The Role Of Ecomorphological Studies In The Comparative Biology Of Fishes

  • Norton S
  • Luczkovich J
  • Motta P
  • 1

    Readers

    Mendeley users who have this article in their library.
  • N/A

    Citations

    Citations of this article.

Abstract

The goal of an ecomorphological study is to understand the interactions between the morphology of organisms and their ecology. Both the morphology and the ecology presented by an organism are directly or indirectly under the influence of the environmental conditions that the organism experiences and its heritable composition. The development and interpretation of the central element of ecomorphological studies, the comparison between patterns of variation of morphological and ecological characters, depends heavily on the mechanistic framework provided by functional morphological and biomechanical studies. The cause-and-effect hypotheses derived from this comparison can be tested with performance trials. Ecomorphology forms an integral part of comparative biology, along with ecophysiology, behavioral ecology, and evolutionary ecology. Current issues in ecomorphological research that are addressed in this volume include application of a more functional approach to the choice of characters, integration of morphological, behavioral, and physiological information to address adaptation, and the expansion of spatial and temporal (ontogenetic and evolutionary) scales of ecomorphological questions. Future directions for ecomorphology include broadening the knowledge base, further integration of information from other disciplines, examination of the role of environmental and genetic factors in producing and maintaining ecological and morphological diversity, and application of ecomorphological insights to questions of community structure.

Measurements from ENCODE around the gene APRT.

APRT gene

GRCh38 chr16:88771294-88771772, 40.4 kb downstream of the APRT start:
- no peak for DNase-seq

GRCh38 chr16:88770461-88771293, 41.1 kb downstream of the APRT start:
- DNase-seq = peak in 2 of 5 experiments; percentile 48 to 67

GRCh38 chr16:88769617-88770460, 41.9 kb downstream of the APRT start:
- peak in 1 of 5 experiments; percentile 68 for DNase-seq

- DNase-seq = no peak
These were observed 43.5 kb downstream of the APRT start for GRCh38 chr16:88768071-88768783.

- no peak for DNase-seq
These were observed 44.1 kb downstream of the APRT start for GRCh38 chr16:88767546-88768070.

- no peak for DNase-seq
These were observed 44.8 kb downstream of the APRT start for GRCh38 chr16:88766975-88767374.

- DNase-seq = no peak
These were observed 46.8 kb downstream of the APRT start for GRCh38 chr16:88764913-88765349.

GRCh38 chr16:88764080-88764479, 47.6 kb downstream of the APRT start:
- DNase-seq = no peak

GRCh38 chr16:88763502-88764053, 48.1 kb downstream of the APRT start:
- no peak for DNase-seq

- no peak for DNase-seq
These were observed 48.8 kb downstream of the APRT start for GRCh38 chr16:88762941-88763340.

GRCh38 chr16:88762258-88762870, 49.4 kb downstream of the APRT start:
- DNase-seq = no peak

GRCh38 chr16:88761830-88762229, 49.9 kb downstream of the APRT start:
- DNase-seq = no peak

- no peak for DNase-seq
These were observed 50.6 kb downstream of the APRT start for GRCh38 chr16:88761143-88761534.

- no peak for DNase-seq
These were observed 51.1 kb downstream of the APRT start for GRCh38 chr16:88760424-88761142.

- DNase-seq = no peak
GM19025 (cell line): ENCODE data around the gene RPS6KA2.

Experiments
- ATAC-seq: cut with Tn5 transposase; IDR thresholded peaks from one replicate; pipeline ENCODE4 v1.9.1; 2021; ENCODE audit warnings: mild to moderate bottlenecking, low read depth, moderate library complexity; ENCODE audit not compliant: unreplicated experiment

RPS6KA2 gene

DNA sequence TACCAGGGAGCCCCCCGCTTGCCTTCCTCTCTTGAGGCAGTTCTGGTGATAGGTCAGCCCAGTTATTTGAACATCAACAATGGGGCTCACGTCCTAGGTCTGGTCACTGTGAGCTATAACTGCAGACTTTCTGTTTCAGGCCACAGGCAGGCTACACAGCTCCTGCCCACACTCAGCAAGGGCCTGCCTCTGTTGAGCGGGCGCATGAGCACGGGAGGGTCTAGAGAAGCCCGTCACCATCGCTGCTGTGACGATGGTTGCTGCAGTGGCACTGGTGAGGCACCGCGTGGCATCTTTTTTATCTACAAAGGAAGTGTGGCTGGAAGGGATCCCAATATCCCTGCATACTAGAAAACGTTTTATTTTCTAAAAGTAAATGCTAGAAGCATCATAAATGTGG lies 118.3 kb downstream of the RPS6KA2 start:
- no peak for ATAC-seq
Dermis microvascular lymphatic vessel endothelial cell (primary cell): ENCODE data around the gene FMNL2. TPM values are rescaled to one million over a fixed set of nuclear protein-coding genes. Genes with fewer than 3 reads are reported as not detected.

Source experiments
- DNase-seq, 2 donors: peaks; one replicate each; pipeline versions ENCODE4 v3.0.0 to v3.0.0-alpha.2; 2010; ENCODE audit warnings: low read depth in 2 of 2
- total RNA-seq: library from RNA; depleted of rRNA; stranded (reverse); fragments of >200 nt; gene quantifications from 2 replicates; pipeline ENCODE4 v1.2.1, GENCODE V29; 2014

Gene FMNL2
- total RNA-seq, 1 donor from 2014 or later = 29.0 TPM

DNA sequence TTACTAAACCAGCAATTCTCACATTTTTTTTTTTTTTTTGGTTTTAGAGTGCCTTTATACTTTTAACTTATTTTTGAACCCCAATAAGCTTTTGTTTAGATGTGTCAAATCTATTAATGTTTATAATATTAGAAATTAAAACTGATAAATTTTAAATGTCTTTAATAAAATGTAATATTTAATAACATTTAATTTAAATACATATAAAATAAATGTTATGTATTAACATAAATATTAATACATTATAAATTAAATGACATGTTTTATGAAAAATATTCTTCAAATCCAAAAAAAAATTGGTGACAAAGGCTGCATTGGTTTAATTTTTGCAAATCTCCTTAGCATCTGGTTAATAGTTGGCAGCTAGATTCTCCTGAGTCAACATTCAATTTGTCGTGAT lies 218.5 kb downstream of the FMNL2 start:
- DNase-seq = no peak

Author-supplied keywords

  • Performance
  • Stickleback gasterosteus-aculeatus
  • behavioral ecology
  • cichlid fishes
  • cottus-bairdi scorpaeniformes
  • ecophysiology
  • evolutionary ecology
  • fitness
  • functional morphology
  • functional-analysis
  • fundamental
  • hypothesis testing
  • indian anolis
  • lateral-line system
  • life-history evolution
  • lizards
  • natural-selection
  • niche
  • ontogeny
  • phenotypic plasticity
  • realized niche
  • sunfish lepomis-gibbosus
  • threespine stickleback

Get free article suggestions today

Mendeley saves you time finding and organizing research

Sign up here
Already have an account ?Sign in

Find this document

There are no full text links

Authors

  • S F Norton

  • J J Luczkovich

  • P J Motta

Cite this document

Choose a citation style from the tabs below

Save time finding and organizing research with Mendeley

Sign up for free